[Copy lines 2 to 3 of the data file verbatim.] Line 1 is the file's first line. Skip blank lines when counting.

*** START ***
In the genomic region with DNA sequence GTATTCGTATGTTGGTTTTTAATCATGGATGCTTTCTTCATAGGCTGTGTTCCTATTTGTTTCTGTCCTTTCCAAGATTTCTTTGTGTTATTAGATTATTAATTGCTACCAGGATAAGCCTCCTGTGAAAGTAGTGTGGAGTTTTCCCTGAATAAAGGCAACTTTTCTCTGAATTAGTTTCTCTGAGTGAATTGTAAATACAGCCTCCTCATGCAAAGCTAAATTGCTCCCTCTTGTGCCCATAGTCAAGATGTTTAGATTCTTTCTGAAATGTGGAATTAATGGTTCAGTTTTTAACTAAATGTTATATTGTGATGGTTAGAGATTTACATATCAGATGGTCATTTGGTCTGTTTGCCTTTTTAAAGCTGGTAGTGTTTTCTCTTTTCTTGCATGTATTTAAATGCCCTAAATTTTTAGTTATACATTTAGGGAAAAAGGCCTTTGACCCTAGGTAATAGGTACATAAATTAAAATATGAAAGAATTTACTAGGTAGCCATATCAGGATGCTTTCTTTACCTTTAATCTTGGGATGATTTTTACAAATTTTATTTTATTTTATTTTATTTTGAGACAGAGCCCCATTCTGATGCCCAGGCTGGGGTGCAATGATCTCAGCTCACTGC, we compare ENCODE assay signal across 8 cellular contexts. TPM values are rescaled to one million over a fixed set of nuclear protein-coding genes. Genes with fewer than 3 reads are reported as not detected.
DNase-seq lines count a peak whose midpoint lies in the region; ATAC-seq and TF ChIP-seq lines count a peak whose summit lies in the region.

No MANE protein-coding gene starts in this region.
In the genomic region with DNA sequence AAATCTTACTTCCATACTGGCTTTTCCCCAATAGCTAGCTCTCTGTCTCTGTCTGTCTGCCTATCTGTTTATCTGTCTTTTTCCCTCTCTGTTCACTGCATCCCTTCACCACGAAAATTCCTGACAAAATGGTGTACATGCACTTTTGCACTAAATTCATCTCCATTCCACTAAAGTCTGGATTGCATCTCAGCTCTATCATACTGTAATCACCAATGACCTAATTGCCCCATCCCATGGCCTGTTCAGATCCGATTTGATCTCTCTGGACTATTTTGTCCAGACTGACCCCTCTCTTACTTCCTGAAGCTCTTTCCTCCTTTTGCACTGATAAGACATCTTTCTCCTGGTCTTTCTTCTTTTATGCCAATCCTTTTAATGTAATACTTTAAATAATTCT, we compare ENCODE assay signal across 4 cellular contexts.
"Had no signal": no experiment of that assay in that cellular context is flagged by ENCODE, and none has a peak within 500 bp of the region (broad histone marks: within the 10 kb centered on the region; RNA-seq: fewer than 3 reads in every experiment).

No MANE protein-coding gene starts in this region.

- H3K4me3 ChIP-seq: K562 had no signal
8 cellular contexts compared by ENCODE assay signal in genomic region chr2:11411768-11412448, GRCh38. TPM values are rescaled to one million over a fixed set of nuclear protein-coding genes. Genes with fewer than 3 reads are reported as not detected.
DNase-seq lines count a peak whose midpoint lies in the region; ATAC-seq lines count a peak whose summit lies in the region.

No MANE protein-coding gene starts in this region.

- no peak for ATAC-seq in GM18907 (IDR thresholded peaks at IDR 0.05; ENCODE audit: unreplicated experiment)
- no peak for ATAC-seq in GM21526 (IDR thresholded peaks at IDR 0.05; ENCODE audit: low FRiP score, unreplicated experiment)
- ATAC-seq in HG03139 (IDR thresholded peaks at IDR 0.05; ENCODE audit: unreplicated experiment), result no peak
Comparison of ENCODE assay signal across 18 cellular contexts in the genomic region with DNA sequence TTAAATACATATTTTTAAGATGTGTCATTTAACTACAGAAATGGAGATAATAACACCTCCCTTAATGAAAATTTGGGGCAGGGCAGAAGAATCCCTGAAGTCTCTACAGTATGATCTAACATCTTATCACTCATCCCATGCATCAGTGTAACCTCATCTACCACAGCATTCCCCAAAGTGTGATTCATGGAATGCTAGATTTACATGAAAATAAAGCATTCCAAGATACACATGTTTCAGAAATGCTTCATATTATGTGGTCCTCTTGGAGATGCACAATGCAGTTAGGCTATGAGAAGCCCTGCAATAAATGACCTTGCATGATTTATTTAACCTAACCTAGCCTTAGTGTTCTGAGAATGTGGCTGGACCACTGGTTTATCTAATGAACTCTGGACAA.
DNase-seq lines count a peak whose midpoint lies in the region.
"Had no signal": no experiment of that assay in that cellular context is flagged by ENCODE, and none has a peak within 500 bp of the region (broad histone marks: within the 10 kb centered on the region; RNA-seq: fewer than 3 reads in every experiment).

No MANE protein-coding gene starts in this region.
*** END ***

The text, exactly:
DNase-seq lines count a peak whose midpoint lies in the region; ATAC-seq and TF ChIP-seq lines count a peak whose summit lies in the region.

No MANE protein-coding gene starts in this region.